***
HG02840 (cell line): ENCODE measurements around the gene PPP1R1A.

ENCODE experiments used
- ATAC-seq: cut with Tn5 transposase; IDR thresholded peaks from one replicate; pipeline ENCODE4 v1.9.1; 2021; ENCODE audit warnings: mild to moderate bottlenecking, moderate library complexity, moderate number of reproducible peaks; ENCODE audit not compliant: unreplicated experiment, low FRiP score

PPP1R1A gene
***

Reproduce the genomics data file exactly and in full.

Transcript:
HG02840 (cell line): ENCODE measurements around the gene PPP1R1A.

ENCODE experiments used
- ATAC-seq: cut with Tn5 transposase; IDR thresholded peaks from one replicate; pipeline ENCODE4 v1.9.1; 2021; ENCODE audit warnings: mild to moderate bottlenecking, moderate library complexity, moderate number of reproducible peaks; ENCODE audit not compliant: unreplicated experiment, low FRiP score

PPP1R1A gene